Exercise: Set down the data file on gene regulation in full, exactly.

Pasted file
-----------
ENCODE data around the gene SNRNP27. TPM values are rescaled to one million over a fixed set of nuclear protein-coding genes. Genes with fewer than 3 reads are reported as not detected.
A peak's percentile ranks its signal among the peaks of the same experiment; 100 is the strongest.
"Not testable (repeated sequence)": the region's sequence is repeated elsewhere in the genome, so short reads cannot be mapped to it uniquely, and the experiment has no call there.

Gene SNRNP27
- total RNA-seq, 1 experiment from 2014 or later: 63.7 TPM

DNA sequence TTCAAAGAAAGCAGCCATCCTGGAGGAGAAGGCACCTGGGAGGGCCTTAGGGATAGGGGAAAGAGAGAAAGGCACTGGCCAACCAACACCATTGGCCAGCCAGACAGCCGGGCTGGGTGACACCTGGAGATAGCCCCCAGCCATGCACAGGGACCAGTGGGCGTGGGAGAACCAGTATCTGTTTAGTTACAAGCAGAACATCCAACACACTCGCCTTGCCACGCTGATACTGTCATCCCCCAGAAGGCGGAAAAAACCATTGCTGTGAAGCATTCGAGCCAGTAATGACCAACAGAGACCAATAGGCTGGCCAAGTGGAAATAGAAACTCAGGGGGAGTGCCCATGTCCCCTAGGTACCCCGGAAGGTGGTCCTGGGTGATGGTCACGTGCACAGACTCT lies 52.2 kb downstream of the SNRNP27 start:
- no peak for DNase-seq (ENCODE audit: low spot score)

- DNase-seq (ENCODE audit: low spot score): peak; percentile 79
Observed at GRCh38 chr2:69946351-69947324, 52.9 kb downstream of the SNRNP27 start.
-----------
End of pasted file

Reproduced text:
ENCODE data around the gene SNRNP27. TPM values are rescaled to one million over a fixed set of nuclear protein-coding genes. Genes with fewer than 3 reads are reported as not detected.
A peak's percentile ranks its signal among the peaks of the same experiment; 100 is the strongest.
"Not testable (repeated sequence)": the region's sequence is repeated elsewhere in the genome, so short reads cannot be mapped to it uniquely, and the experiment has no call there.

Gene SNRNP27
- total RNA-seq, 1 experiment from 2014 or later: 63.7 TPM

DNA sequence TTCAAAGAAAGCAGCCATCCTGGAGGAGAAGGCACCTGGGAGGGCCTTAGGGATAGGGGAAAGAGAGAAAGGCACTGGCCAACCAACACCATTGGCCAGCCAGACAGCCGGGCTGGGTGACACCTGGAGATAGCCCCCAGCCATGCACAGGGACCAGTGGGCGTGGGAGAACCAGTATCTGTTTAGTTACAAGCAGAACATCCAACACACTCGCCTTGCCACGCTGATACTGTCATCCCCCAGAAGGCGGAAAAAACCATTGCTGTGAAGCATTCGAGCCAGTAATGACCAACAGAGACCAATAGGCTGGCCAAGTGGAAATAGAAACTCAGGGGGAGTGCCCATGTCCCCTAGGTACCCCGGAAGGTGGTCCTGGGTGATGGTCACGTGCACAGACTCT lies 52.2 kb downstream of the SNRNP27 start:
- no peak for DNase-seq (ENCODE audit: low spot score)

- DNase-seq (ENCODE audit: low spot score): peak; percentile 79
Observed at GRCh38 chr2:69946351-69947324, 52.9 kb downstream of the SNRNP27 start.